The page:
What about........

"The New World Translation:A Reliable Bible Version? By Gary F. Zeolla, Excerpt: Ephesians 2:8,9." ?

The producer of the Analytical Literal Translation of the New Testament compares it with the New World Translation of the Holy Scriptures and the following is that which you can read on a webpage which is itself an excerpt from his ebook "New World Translation: A Reliable Bible Version?" After seeing how the ALT reads and also comparing it with the NWT from the passage from Ephesians which he himself choose, we can come to only one conclusion. The NWT is far superior. The webpage as entitled above begins with quoting from 4 translations of Ephesians 2:8, 9:

"NWT: 8 By this undeserved kindness, indeed, YOU have been saved through faith; and this not owing to YOU, it is God’s gift. 9 No, it is not owing to works, in order that no man should have ground for boasting.

"KIT: 8 To the for undeserved kindness YOU are having been saved through faith; and this not out of YOU, of God the gift; 9 not out of works, in order that not someone should boast.

"NKJV: 8 For by grace you have been saved through faith, and that not of yourselves; it is the gift of God, 9 not of works, lest anyone should boast.

"ALT: 2:8 For by grace you* have been saved, through faith, and this [is] not from you*, [but is] the gift of God, 2:9 not by works, so that no one shall boast."

The folllowing comments by Zeolla upon the New World Translation at Ephesians 2:8,9 we will quote and then comment on to show the shallowness of his and, indeed, the weaknesses of his own ALT translation.

The NWT begins this verse by omitting the conjunction “for.” Since the NWT claims to be a literal translation, it really should translate every word, and this includes conjunctions. What Paul has just said is true because we are saved through faith. By omitting this conjunction, the NWT loses this connection between this verse and the previous verses. Conversely, the NWT adds the word “indeed” without indicating it has done so.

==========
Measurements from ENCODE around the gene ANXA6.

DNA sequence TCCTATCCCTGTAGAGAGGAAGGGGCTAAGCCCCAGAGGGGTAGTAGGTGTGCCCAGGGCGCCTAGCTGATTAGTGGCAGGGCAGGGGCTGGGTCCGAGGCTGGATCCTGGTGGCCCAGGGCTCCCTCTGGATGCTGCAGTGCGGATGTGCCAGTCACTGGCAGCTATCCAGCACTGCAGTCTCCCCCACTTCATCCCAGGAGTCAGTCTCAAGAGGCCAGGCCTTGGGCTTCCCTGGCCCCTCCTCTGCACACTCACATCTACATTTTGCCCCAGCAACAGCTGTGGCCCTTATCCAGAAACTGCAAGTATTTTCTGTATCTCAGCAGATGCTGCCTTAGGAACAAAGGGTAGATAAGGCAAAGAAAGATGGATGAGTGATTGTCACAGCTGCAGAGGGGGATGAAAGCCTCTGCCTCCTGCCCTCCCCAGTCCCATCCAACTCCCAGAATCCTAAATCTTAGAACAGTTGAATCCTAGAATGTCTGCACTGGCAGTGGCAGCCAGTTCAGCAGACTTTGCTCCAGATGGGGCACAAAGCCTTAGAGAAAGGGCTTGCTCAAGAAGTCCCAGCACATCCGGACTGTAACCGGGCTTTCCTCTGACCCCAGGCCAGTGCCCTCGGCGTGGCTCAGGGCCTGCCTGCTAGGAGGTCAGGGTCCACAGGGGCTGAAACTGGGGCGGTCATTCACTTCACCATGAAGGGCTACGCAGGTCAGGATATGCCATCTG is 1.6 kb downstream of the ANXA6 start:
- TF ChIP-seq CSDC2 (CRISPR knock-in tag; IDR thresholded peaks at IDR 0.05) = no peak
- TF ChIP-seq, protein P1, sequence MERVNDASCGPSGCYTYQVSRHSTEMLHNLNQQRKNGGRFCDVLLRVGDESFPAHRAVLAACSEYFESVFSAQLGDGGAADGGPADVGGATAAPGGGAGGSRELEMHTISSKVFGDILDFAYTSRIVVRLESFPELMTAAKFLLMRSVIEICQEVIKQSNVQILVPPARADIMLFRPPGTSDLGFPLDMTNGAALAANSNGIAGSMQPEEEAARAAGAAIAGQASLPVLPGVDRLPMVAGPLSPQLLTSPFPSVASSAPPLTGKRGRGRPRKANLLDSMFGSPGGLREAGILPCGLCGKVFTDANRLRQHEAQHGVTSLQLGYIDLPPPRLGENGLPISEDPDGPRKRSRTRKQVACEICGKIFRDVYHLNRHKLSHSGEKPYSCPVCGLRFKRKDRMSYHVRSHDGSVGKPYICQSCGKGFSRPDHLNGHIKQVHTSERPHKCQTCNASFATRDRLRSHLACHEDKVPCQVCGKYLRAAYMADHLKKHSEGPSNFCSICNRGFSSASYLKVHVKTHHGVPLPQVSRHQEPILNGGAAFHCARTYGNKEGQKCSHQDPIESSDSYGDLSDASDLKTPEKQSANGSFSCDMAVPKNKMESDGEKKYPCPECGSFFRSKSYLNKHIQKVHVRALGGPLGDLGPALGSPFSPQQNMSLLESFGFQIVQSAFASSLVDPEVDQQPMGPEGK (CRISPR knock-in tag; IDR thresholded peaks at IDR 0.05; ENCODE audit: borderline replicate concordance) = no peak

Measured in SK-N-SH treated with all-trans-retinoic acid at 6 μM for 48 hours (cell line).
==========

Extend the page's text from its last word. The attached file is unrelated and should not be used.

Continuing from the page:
Zeolla seems to be confused as to what constitutes a "literal" translation and, hence, is proffering here a strawman arguement against the New World Translation.
What Zeolla is confusing is between what a word-for-word translation is/does and what a literal translation is/does! If one was to translate every word of the Greek of the 'New Testament' into one English word and also follow the Greek sentence structure then that would be a word-for-word translation. However, a literal translation of the 'New Testament' is not so bound to do so. Added to this is the fact that the New World Translation set out to be "as literal a translation as possible"(NWT, Foreword, 1950, p.9)and so the meaning of the text was more important than a literal translation when a literal translation hides the thought of the original or would not convey the thoughts of the author into modern English idiom.